The eastern shore of Lake Michigan has the most extensive system of freshwater dunes in the world. Sleeping Bear Dunes National Lakeshore is part of the National Park System and hosts more than 1 million visitors annually. On the map above, the protected portion of the Lakeshore lies east of the “M” in Michigan and extends northward toward that triangular peninsula above Traverse City.
I can get to the first marked trail in the Lakeshore system in a little over 20 minutes by car. Half a mile hike, and the view of Lake Michigan is utterly tropical. Thousands of ships have wrecked in this lake, and thousands of lives have been lost. To stand on the shore of a body of freshwater this vast is to evoke a paradox, since many particulars of a saltwater shoreline are in place: the sun is shining, the sand is soft and clean, there is no land in sight, there are tides, and there are whitecaps. But there are no starfish. There isn’t any salt left on my hands after I dip them into the water. That pungent ocean smell of seaweed and shellfish is entirely absent.
The Great Lakes contain 1/5 of all surface freshwater on the entire planet. They are “potable,” so to speak. They are tremendous in size and geological history. They are impossible to take in. And with any luck, as each year passes they are becoming cleaner and cleaner—Lake Michigan included.
Driving northward for almost two hours, there are a dozen more trailheads inviting investigation, including this stop here for the “Dune Climb” which nearly killed the filmmaker.
A few towns take over where the protected Lakeshore ends, but a few miles further Leland State Park begins and so it is that I find myself standing at my farthest point of land into Lake Michigan to date.
There are so many treasures in this part of the country. It’s far enough north that the forests are borderline boreal. Evidence of glaciers is everywhere, but only intuited when seen from above or reminded by the discovery of Petoskey stone from the Paleozoic Era seas or scat fossilized in a piece of granite, for instance. Even the dunes themselves are rich with detail. There are back dunes, fore dunes, blowouts. There are perched dunes, linear dunes, and walking dunes. Most common in this area are the parabolic dunes, which my trusty copy of Home Ground: Language for an American Landscape defines as:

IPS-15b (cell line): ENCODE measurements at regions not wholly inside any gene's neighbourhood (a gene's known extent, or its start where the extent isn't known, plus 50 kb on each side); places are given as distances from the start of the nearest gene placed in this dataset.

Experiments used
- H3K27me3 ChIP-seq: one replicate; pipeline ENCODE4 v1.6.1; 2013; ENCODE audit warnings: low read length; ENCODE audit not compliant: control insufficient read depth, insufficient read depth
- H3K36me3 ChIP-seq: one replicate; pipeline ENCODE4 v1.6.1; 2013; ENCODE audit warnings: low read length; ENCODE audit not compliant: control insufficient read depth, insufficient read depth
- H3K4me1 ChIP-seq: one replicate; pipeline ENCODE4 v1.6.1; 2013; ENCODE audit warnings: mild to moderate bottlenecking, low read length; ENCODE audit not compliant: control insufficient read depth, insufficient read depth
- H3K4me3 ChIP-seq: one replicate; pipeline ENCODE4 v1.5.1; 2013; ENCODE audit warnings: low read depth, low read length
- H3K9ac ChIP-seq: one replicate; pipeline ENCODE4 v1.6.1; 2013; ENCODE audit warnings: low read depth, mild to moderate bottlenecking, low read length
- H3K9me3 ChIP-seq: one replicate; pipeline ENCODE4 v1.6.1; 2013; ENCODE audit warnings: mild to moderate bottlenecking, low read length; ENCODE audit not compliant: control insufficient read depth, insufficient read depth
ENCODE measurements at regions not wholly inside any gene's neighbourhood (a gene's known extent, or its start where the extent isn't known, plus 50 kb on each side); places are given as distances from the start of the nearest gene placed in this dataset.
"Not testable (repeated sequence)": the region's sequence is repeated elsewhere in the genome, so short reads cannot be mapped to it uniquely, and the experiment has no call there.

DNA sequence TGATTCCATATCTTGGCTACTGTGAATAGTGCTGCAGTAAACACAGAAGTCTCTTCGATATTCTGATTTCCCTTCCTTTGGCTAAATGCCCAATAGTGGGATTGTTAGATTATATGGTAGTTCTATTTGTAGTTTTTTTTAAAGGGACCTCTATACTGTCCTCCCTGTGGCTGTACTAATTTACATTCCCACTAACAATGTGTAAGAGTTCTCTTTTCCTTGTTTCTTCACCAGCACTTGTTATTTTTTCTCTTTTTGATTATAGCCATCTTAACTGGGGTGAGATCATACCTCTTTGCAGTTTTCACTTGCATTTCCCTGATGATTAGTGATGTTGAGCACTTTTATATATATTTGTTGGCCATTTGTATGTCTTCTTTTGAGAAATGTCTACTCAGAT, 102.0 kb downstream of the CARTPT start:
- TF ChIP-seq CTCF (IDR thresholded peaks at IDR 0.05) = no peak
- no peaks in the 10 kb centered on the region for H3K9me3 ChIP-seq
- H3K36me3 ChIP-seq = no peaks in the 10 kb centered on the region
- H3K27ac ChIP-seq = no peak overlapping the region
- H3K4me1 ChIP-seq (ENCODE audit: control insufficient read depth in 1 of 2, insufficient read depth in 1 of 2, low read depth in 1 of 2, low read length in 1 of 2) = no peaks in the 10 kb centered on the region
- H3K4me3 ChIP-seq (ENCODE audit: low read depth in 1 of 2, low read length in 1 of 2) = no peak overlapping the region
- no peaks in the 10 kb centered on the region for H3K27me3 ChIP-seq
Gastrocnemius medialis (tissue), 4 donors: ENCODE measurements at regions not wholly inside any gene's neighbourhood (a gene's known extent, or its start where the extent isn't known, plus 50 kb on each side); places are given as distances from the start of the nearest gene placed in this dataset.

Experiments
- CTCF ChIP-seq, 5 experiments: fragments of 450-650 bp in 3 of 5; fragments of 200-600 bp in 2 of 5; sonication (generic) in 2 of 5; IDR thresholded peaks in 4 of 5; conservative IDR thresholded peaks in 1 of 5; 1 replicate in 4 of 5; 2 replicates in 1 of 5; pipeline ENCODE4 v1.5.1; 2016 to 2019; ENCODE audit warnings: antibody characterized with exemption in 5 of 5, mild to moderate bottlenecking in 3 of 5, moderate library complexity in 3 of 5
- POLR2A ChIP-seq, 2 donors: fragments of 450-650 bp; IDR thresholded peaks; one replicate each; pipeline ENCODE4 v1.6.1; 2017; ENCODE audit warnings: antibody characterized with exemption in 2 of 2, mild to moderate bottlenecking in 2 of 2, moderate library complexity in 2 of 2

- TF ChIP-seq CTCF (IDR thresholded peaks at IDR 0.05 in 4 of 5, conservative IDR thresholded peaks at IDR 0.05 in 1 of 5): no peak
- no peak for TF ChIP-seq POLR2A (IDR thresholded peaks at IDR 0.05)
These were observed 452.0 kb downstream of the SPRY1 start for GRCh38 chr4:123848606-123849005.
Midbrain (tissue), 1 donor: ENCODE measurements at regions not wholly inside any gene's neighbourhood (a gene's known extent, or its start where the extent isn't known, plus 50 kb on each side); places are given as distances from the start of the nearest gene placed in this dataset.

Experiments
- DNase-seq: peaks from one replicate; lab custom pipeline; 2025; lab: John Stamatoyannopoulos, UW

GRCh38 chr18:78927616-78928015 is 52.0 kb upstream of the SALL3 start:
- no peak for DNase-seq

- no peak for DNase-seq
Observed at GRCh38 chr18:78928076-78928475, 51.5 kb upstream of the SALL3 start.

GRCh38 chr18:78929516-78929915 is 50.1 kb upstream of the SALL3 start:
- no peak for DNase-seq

“Parabolic dune: A dune with the crescent swoop of a parabola whose tapering arms point into the wind, not away from it, as happens with the barchan dune…In their natural state, parabolic dunes advance more slowly than barchan dunes but overwhelm whatever is in their path…Michigan’s Sleeping Bear Dunes, on the eastern shore of Lake Michigan, harbors many parabolic dunes among its striking array of perched dunes.” (D.J. Waldie)
What’s a perched dune, you ask? For that I go to Jerry Denis, author of The Living Great Lakes, who explains that perched dunes are dunes atop ancient glacial moraine.
There will be many more posts in the coming months about the dunes and Sleeping Bear National Lakeshore, which includes two islands I can take a ferry to this summer. Stay tuned!